Dodgers: 3 biggest mistakes LAD made this offseason

Adam Weinrib
HOUSTON, TEXAS - JUNE 16: Michael Brantley #23 of the Houston Astros reacts to Martin Maldonado #15 hitting a home run during the second inning against the Texas Rangers at Minute Maid Park on June 16, 2021 in Houston, Texas. (Photo by Carmen Mandato/Getty Images)
HOUSTON, TEXAS - JUNE 16: Michael Brantley #23 of the Houston Astros reacts to Martin Maldonado #15 hitting a home run during the second inning against the Texas Rangers at Minute Maid Park on June 16, 2021 in Houston, Texas. (Photo by Carmen Mandato/Getty Images) /
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Michael Brantley #23 of the Houston Astros (Photo by Bob Levey/Getty Images) /

The Los Angeles Dodgers put together a fairly special team this offseason, but let some old friends go and replaced them in questionable fashion.

Still, when the Opening Day confetti settled, you’d have been hard-pressed to call anything Andrew Friedman did for his title defense a “mistake”; being projected to win a record-setting number of games doesn’t typically happen accidentally.

However, in the cold light of mid-June, LA has seen their depth tested, their stars shredded, and a new foe emerge from within the division; what was once thought to be a Dodgers-Padres fight to 110 wins has now encountered a resurgent Giants season very few people saw coming.

The Dodgers have shrugged off the coldest of cold patches in early May to be more than respectable so far, and they’ve got some under-the-radar players to thank for that — namely Albert Pujols, Matt Beaty, Chris Taylor and a Max Muncy MVP campaign that really helped stem the tide. That said, these regrets leak to the top of the list, considering the various states of the team’s depth and the sheer amount of money they spent on one target late in the game.

3 biggest mistakes the Dodgers made in 2020’s free agency cycle.

3. Passing on Michael Brantley/Left Field Depth

We could also retitle this section, “Why isn’t AJ Pollock more helpful?” If he were contributing to his full capacity, this wouldn’t be quite such a problem area, but … alas.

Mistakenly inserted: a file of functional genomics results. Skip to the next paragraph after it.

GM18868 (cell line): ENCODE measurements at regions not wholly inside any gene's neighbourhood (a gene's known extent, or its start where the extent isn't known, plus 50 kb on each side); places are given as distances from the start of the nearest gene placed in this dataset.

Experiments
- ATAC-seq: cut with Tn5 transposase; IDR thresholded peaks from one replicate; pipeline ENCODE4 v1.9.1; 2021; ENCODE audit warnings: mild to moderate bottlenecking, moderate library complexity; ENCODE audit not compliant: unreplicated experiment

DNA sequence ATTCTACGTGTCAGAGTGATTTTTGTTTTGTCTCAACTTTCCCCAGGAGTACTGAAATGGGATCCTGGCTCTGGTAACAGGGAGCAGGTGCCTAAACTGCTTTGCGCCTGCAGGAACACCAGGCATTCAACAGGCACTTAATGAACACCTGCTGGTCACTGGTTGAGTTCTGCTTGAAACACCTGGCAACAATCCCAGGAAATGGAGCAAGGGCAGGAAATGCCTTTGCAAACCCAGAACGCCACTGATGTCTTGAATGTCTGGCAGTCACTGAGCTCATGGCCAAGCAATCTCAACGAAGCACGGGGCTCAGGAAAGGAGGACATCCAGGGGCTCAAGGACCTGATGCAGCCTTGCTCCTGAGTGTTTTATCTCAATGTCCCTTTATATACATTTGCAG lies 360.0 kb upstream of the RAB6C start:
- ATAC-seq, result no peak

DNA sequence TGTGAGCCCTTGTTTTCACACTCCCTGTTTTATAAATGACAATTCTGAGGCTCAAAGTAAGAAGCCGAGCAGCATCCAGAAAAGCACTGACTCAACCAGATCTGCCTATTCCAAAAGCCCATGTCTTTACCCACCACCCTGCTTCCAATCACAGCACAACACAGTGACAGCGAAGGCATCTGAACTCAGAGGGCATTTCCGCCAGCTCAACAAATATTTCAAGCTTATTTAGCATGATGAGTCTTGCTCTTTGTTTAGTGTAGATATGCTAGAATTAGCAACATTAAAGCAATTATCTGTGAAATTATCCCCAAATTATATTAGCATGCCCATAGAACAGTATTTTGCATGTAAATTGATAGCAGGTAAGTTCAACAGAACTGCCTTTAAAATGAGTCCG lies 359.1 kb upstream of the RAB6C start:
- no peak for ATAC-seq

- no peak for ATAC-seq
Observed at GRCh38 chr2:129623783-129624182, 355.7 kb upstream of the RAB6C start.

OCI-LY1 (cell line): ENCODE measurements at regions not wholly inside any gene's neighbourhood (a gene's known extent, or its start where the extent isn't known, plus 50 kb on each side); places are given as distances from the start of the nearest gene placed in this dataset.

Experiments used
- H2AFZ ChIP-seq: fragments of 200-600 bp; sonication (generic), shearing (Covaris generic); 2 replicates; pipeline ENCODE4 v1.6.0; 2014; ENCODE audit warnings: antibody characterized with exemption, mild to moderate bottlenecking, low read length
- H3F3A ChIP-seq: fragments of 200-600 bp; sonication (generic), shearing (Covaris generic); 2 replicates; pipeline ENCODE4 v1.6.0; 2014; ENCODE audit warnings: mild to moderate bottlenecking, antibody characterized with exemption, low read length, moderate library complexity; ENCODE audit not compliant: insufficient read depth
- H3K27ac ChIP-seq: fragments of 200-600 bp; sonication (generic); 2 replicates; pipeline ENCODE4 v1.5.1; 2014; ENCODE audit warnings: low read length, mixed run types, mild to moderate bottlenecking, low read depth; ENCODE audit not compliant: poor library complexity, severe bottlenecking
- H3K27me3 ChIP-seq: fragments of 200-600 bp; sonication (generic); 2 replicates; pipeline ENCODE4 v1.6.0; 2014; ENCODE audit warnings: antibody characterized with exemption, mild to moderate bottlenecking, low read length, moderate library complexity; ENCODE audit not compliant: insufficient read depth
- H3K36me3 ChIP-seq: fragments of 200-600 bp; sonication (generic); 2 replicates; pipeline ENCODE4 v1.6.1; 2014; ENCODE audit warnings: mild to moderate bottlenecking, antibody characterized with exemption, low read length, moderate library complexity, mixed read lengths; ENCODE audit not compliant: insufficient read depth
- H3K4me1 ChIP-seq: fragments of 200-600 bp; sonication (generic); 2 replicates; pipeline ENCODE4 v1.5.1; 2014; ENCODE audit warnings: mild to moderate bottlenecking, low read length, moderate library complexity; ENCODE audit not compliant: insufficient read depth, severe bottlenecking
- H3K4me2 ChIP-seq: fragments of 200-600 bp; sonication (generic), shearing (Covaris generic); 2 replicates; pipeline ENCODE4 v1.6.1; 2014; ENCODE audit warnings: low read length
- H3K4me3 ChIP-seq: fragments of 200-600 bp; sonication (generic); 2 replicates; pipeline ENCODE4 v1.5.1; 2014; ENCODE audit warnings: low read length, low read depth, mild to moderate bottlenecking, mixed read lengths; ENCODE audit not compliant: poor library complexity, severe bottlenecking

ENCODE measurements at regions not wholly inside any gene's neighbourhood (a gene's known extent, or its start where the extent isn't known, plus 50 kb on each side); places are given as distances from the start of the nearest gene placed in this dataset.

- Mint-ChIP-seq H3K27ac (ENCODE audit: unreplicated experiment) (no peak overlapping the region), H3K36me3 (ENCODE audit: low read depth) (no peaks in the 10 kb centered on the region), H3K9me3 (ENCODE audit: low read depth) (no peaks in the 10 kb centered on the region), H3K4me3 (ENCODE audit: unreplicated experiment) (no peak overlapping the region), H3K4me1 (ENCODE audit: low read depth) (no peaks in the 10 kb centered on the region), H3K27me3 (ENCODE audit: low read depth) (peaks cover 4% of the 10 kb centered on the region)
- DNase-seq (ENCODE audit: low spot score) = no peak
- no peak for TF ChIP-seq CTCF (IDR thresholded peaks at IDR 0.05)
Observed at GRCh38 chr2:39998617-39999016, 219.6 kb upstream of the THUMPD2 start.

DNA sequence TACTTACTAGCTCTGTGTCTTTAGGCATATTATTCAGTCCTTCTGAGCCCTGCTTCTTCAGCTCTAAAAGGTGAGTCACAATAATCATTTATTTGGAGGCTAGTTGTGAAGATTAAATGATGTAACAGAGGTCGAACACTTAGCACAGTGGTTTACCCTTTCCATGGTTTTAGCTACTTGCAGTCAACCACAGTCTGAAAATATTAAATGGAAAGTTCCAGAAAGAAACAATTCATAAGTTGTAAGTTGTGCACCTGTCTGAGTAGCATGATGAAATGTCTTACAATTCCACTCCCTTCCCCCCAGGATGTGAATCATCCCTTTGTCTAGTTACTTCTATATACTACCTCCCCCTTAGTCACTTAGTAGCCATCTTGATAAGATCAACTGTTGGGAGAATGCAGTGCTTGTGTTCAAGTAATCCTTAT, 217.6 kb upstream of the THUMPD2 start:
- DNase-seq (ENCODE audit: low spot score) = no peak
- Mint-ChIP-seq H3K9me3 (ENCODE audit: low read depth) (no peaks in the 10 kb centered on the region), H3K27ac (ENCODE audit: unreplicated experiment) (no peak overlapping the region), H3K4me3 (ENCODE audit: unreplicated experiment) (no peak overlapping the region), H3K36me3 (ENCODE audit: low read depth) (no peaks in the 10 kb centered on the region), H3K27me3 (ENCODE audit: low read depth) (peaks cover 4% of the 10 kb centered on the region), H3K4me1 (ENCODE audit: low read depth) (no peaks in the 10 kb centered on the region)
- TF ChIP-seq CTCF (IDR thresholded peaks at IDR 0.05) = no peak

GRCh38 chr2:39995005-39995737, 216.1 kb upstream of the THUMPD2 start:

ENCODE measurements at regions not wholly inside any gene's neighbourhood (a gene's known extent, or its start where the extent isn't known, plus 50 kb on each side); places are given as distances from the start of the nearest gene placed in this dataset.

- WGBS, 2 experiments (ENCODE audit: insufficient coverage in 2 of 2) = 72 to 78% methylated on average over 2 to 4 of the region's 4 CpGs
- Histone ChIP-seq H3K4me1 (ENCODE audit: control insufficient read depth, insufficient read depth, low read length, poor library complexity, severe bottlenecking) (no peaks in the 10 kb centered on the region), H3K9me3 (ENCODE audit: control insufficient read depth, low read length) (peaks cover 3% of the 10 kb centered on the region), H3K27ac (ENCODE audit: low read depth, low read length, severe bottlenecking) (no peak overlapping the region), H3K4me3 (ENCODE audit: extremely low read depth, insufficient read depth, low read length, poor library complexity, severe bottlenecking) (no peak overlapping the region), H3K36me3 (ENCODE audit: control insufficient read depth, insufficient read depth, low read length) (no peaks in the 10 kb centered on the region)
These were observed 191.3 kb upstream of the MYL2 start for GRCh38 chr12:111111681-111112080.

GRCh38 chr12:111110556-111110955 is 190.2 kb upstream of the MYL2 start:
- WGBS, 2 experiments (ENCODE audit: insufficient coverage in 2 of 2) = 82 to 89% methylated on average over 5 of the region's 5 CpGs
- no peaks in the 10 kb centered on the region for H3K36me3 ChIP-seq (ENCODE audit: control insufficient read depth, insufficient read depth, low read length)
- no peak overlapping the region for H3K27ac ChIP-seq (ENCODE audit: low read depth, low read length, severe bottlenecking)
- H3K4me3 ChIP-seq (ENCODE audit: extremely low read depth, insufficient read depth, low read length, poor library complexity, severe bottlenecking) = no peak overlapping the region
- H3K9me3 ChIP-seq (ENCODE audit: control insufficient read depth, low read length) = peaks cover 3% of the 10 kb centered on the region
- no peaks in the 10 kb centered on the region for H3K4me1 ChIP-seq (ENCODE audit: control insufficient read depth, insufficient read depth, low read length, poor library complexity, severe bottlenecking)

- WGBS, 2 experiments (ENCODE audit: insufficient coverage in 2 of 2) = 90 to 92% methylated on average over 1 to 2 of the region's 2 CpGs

Joc Pederson and Kiké Hernández were both allowed to depart, and they’ve each been varying degrees of impactful in Chicago and Boston. Hernández is likely waiting until October to make his favorite type of impact, but Pederson … would sure look nice on this roster right now at the price he was paid ($7 million for the year).

Pederson, with 11 homers, 32 RBI and a 110 OPS+ did not really “price himself out” of anywhere; the Dodgers simply chose to move on. When Pollock plays (48 games), he’s been the offense’s weak link (which stands out more when the entire unit is so strong), batting .262 with five homers and a 104 OPS+. Without Cody Bellinger and Corey Seager for extended stretches, the resurgent Taylor has moved into center, with the middle infield instead being manned by a combination of Gavin Lux, Zach McKinstry, and assorted Triple-A players.

In mid-May, when the team signed Pujols, they were so desperate for left field depth that they also snagged the ineffective Yoshi Tsutsugo. Having a reliable lefty who could float in and out of left field could stabilize the team’s “weak spot” and provide a more permanent complement to Pollock. We understand we’re asking for a lot here, but … $16 million for Michael Brantley? If the Dodgers simply do that, we’re not entertaining a platoon or floating options. Pollock could’ve been traded for pitching depth or relegated to roving duty.

In just another ho-hum incredibly good season, Brantley is leading the league with a .353 average, and would look much better splitting the mountains in Dodger Blue. Stealing from the Astros and giving to the World Champions … would’ve been nice.

Even if the solution wasn’t quite this high-profile, though, the Dodgers could’ve done better than a mid-season pivot to Tsutsugo and a few desperation call-ups.

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